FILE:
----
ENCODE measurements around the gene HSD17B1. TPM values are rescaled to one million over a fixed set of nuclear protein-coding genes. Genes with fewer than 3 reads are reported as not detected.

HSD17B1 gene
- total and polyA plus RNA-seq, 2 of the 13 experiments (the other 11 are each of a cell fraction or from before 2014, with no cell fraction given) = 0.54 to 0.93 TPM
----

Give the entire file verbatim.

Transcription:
ENCODE measurements around the gene HSD17B1. TPM values are rescaled to one million over a fixed set of nuclear protein-coding genes. Genes with fewer than 3 reads are reported as not detected.

HSD17B1 gene
- total and polyA plus RNA-seq, 2 of the 13 experiments (the other 11 are each of a cell fraction or from before 2014, with no cell fraction given) = 0.54 to 0.93 TPM